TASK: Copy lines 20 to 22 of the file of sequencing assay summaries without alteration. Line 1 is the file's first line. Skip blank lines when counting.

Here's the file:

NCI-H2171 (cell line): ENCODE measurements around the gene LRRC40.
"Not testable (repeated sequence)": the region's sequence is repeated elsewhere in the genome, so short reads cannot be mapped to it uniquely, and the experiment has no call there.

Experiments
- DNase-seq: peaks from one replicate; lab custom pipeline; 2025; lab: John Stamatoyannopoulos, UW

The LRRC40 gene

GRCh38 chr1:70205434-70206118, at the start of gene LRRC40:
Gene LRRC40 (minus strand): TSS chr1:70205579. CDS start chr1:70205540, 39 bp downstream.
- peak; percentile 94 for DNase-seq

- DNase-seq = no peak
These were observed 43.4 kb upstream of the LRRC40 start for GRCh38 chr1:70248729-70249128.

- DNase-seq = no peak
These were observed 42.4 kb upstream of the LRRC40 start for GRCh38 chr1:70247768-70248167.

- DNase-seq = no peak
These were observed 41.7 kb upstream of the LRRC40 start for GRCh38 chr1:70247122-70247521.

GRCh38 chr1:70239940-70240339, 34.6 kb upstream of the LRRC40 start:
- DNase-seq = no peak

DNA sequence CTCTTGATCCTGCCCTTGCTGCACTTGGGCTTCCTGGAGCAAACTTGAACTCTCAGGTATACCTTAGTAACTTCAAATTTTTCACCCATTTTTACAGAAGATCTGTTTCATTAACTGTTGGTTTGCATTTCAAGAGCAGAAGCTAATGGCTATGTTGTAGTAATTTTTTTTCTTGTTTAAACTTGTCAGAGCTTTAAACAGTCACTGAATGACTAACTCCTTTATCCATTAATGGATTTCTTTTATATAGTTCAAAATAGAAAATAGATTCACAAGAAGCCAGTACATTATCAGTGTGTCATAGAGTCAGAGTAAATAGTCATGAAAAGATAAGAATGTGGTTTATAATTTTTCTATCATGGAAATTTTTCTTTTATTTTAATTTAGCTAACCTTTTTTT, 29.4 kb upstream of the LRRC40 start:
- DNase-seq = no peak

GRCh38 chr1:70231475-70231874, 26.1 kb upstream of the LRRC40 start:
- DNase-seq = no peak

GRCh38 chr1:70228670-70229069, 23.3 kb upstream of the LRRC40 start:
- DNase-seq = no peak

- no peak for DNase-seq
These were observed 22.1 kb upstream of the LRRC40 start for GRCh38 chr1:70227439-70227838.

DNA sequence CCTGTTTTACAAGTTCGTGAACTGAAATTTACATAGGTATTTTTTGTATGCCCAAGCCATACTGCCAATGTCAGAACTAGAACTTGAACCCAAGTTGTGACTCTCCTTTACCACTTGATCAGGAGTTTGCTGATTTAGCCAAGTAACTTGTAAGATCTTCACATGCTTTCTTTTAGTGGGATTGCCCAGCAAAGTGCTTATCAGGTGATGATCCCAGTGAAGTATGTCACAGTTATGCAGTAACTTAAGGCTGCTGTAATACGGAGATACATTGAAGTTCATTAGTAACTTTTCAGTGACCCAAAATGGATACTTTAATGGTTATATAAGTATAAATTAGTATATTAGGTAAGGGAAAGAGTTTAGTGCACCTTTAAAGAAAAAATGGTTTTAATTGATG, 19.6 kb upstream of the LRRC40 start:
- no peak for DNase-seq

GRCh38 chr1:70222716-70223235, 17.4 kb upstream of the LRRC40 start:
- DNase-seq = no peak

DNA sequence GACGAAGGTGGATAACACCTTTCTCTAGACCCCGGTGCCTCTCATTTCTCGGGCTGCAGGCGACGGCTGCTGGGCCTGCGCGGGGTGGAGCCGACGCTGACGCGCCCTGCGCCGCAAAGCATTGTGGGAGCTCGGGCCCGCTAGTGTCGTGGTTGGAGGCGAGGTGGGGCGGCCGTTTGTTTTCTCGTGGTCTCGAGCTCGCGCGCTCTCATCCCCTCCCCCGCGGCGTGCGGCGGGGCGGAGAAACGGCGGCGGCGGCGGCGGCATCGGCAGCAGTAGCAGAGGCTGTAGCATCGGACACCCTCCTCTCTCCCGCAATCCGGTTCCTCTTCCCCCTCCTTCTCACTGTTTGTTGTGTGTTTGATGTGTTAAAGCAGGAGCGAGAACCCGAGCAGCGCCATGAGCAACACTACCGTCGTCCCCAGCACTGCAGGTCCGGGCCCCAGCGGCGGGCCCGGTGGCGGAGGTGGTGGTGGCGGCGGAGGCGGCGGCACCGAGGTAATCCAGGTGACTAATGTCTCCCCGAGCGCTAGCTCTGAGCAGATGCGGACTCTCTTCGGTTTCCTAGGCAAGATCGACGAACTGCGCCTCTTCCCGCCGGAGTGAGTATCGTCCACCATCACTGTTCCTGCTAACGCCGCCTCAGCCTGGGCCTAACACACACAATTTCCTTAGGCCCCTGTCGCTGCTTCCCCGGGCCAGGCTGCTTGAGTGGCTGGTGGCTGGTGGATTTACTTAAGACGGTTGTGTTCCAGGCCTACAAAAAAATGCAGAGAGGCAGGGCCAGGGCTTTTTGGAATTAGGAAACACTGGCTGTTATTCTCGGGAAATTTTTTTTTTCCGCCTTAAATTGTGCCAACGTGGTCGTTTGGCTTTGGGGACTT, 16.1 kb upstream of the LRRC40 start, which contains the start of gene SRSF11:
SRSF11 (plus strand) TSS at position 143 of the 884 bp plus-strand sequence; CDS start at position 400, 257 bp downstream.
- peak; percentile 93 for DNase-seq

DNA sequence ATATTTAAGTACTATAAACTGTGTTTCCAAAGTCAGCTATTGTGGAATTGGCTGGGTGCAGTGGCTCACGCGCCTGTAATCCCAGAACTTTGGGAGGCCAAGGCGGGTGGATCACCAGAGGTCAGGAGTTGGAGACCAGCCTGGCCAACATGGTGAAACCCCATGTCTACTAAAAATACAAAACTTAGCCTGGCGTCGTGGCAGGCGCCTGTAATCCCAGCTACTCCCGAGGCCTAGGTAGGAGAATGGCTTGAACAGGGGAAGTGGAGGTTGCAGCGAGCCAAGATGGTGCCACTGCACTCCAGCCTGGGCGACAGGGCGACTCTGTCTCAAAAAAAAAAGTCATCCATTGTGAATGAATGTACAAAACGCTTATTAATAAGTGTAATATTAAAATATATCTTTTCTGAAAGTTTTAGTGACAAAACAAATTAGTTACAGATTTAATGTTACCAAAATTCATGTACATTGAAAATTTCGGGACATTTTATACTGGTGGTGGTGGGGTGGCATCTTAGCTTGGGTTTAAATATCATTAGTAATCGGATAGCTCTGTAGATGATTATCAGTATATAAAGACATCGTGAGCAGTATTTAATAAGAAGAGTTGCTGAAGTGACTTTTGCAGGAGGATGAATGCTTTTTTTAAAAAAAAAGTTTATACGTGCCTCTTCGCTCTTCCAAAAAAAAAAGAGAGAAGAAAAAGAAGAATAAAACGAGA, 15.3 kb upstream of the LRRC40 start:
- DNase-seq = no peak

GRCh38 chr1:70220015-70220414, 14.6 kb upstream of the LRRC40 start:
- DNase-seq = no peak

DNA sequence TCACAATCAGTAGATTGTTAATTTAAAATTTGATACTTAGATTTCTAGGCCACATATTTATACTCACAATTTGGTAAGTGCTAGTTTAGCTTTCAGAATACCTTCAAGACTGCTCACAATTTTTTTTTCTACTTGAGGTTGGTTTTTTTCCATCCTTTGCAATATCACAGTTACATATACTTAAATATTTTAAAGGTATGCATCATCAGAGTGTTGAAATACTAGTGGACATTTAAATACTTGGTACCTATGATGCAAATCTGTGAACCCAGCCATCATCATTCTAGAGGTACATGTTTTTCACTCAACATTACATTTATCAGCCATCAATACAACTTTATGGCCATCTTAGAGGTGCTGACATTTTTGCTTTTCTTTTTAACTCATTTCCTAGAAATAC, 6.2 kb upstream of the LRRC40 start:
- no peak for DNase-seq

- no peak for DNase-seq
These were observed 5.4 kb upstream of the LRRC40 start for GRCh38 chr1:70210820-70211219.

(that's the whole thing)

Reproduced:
- DNase-seq = no peak

GRCh38 chr1:70228670-70229069, 23.3 kb upstream of the LRRC40 start:
- DNase-seq = no peak